Former actress Joyce Mackenzie – who played chorus girl Ruby opposite Marilyn (as Clara) in A Ticket to Tomahawk (1950), has died aged 95, the Hollywood Reporter announced.
Joyce was born in Redwood City, California in 1925. Her father was a doctor. During World War II, she worked as a carpenter’s assistant at the Western Pipe and Steel shipbuilding company (earning her nickname, ‘Joyce the Joiner.’)
She used her wages to help pay for acting classes, and after the war ended, she sold tickets and performed at the Pasadena Playhouse, where she was spotted by Orson Welles. He suggested her for a small part in the film he was currently making, Irving Pichel’s Tomorrow is Forever (1946), which also starred Claudette Colbert and a young Natalie Wood.
In 1948, Joyce was ‘discovered’ by a talent scout and secured a permanent contract at Twentieth Century Fox. Her first role at the studio (albeit uncredited) was as a nurse in the war film Twelve O’Clock High (1949), where she was the only female in the cast.
A Ticket to Tomahawk was filmed over five weeks in 1949, although it wouldn’t see the light of day until April 1950. It was Joyce’s sixth screen credit, and Marilyn’s fifth. Neither would receive screen credit. In this enjoyable comedy Western – starring Dan Dailey and Anne Baxter, and directed by Richard Sale – Joyce and Marilyn were part of a travelling troupe, which also included Marion Marshall and Barbara Smith, joining Dailey for a saucy musical number, ‘Oh, What a Forward Young Man You Are!’
The film was made in Technicolor, on location in Durango, Colorado in the Rocky Mountains. Fox contracted the Rio Grande and Western Railroad to film on their track, running from Durango to Silverton, Colorado. A Ticket to Tomahawk cost $1.9 million to produce, but fell short of recouping its budget with a $1.3 million box-office intake. Some blamed the prior failure of The Beautiful Blonde From Bashful Bend, a similarly-themed picture starring Betty Grable, for Tomahawk‘s disappointing reception. (At one point, Fox had considered changing the title to The Sheriff’s Daughter, which only added to the confusion for exhibitors.)
For Marilyn, the film marked her return to Fox after her first, year-long contract was not renewed in 1947. After a few more roles (including the acclaimed All About Eve), the studio would welcome her back in late 1950.
In the same year, Joyce played another bit part as a telephone operator in Otto Preminger’s notable ‘film noir’, Whirlpool, with Gene Tierney. She then won her second credited role in the comedy, Mother Didn’t Tell Me. This was followed by her first lead role in Destination Murder, on loan to RKO. In this crime drama, she played a young woman determined to track down her father’s killer.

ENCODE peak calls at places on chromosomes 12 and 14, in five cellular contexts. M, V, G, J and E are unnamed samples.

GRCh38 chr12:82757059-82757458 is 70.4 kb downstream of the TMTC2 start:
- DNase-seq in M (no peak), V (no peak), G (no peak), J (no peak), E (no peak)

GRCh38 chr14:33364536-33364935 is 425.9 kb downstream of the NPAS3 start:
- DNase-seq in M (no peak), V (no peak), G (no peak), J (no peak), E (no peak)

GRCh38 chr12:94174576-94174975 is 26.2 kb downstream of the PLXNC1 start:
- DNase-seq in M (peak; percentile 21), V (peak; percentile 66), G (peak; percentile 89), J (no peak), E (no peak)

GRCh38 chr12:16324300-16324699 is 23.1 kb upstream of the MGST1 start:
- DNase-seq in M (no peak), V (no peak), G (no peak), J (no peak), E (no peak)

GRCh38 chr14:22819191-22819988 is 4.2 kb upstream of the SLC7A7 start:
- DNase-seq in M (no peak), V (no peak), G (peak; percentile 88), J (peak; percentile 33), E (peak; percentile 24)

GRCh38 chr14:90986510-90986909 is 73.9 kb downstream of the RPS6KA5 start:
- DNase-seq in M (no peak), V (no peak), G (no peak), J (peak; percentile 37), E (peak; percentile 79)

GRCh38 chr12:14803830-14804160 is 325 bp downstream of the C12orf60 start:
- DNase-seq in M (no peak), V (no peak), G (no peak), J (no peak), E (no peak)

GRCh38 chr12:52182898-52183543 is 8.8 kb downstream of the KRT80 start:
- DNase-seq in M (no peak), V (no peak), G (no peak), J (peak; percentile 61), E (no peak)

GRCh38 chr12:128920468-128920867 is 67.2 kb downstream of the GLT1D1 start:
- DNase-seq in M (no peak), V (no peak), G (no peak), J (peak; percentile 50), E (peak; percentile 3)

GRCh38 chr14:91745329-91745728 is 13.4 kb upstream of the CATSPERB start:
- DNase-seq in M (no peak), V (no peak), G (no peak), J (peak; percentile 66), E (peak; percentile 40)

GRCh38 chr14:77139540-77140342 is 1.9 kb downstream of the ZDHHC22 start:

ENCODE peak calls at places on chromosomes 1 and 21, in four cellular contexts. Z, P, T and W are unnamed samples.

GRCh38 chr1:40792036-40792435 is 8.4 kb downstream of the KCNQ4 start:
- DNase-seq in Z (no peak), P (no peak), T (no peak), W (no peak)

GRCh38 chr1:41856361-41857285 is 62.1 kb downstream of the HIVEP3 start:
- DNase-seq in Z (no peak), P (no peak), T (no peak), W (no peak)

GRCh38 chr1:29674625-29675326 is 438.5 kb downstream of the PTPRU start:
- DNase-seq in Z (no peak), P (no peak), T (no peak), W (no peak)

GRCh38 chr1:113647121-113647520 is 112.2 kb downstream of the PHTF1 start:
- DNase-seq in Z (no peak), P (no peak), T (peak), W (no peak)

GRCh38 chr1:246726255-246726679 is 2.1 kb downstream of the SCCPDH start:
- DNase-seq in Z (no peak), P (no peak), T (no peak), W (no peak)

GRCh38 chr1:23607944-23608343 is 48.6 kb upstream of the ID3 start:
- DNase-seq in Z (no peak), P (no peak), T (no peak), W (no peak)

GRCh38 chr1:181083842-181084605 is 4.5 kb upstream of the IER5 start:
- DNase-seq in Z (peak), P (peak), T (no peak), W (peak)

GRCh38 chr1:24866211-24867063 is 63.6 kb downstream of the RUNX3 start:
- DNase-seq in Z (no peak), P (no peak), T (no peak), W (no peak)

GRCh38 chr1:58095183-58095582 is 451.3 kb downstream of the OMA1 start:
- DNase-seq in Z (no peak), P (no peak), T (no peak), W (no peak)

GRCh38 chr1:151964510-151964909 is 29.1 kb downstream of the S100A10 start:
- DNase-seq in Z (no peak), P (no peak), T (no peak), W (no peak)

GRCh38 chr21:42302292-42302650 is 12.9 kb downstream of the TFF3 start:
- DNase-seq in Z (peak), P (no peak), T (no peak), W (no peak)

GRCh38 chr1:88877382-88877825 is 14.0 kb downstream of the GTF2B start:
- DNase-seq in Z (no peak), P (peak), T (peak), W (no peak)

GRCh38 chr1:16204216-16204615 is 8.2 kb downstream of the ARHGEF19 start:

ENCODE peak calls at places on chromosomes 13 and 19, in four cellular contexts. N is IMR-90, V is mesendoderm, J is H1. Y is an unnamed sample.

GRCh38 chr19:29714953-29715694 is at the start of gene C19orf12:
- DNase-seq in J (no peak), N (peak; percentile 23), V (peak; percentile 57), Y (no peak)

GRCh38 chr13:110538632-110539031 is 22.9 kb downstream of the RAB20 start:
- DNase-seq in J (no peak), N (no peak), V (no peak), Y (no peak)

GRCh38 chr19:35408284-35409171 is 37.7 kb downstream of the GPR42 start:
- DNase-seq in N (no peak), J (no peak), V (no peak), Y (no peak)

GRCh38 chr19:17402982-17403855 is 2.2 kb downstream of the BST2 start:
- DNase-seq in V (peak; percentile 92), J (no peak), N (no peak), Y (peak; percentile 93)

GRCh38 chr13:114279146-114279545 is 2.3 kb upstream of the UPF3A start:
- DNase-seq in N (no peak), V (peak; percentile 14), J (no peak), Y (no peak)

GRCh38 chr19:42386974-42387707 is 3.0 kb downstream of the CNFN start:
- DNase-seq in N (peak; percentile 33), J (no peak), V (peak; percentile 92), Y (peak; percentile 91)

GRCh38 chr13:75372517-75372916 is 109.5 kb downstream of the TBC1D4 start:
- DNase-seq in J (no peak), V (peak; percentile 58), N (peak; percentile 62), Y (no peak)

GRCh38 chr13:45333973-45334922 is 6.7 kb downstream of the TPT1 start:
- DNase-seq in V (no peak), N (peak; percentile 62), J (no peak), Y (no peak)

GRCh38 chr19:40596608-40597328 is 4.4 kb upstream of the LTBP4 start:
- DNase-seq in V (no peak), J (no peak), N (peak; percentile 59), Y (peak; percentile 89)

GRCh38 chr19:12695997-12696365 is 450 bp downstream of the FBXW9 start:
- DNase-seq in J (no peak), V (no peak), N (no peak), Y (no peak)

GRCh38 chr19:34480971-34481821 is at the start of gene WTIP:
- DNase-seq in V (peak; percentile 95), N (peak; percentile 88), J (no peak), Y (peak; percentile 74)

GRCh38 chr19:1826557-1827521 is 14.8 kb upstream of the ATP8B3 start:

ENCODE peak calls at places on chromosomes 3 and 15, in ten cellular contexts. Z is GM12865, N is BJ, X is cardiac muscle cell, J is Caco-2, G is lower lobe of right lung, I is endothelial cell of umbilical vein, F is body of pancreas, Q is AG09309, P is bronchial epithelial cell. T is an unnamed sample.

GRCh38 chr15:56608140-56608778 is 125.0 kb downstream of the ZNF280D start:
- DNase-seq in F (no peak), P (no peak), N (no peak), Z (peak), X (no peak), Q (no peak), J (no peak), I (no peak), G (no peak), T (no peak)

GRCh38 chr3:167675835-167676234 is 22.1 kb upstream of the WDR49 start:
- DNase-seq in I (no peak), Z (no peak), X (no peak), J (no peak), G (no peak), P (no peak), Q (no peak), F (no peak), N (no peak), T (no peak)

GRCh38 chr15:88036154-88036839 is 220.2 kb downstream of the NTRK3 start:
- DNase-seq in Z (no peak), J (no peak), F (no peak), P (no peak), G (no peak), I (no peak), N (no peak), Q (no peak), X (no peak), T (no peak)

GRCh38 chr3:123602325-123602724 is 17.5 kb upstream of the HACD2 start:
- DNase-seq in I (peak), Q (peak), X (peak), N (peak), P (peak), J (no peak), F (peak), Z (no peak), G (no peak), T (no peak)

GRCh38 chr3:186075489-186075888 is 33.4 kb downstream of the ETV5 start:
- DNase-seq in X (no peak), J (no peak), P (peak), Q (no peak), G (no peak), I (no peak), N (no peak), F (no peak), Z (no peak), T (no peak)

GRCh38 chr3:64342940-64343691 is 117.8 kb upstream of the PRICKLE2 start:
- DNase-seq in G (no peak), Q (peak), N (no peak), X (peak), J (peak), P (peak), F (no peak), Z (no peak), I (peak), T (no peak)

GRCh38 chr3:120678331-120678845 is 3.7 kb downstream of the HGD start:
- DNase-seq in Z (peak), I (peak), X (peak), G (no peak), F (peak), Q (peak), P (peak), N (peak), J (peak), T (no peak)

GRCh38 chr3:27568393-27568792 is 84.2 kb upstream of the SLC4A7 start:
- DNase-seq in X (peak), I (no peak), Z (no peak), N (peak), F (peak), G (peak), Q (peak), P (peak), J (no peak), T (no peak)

She was reunited with Tomahawk‘s Marion Marshall in Stella, and played a small part in Broken Arrow, a Western with James Stewart. In 1951, she appeared in the musical comedy, On the Riviera; with Robert Mitchum and Jane Russell in His Kind of Woman; followed by a more substantial part in another Mitchum film, The Racket.
Joyce’s next sizeable role was in Deadline (1952), starring Humphrey Bogart, followed by Wait Till the Sun Shines, Nellie. Marilyn had tested for the female lead, which went to Jean Peters. She and Joyce would then share another screen credit in the anthology film, O. Henry’s Full House. While Marilyn and Charles Laughton headlined its first segment, Joyce appeared in the second, ‘The Clarion Call,’ a crime story featuring Dale Robertson and Richard Widmark.
She rounded off 1952 with a fourth-billed role in Roy Ward Baker’s Night Without Sleep, and began 1953 with an uncredited part in The I Don’t Care Girl, a musical vehicle for Mitzi Gaynor. She then became a leading lady for the second time, in Tarzan and the She-Devil, starring opposite Lex Barker in his fifth and final turn as the jungle hero. Joyce was the 11th actress to play Tarzan’s true love, Jane, on the screen (with Monique Van Vooren as the She-Devil.)
A small part in The French Line came next, reuniting Joyce with Jane Russell, followed by another Western, Rails Into Laramie. Joyce, who jokingly called herself ‘the poor man’s movie star,’ began working in television.
She married real estate mogul Walter ‘Tim’ Leimert in 1952. They had two sons, but divorced in 1960. Interestingly, Marilyn would pose for one of her final photo shoots at Leimert’s Blue Jay Way home in the Hollywood Hills during the summer of 1962. Her new home was being refurbished, and photographer George Barris, a friend of Leimert, suggested the more desirable location.
Joyce’s final screen credit was in a 1961 episode of the popular TV detective show, Perry Mason. She married again, and later worked as an assistant producer at ABC Studios. By 1976 she had changed career entirely, teaching English at a high school in Laguna Niguel, California. Her third and final husband died in 1980.
By the mid-2000s, Joyce Mackenzie was living in Dana Point, California. She died on June 10, 2021 at a Hollywood healthcare facility, her son Norman Leimert has confirmed.
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